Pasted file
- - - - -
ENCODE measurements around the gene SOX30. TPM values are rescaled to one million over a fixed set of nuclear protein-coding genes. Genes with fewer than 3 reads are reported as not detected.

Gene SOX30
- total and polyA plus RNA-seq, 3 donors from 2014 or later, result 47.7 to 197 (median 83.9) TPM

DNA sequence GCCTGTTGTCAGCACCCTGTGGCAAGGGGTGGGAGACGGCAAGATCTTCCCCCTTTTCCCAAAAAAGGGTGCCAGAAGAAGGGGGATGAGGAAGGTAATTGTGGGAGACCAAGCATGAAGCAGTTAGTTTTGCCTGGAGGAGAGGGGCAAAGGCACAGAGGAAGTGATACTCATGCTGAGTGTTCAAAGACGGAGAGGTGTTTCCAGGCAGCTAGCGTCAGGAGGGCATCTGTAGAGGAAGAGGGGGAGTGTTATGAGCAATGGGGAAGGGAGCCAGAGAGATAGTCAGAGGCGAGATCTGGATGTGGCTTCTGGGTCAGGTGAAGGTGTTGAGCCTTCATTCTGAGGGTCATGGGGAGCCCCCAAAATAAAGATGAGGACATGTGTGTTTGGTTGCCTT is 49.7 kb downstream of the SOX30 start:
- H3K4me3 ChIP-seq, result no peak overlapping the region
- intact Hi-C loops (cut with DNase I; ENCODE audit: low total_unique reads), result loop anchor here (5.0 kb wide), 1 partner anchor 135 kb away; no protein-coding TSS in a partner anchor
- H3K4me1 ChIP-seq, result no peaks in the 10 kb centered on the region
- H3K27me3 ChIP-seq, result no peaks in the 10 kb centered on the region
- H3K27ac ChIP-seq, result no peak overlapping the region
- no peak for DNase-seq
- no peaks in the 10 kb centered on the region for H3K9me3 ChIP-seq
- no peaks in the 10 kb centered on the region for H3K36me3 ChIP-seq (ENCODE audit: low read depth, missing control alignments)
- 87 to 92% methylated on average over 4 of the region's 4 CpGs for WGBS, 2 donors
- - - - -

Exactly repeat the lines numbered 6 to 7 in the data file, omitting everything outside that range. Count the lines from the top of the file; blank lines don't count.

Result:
- intact Hi-C loops (cut with DNase I; ENCODE audit: low total_unique reads), result loop anchor here (5.0 kb wide), 1 partner anchor 135 kb away; no protein-coding TSS in a partner anchor
- H3K4me1 ChIP-seq, result no peaks in the 10 kb centered on the region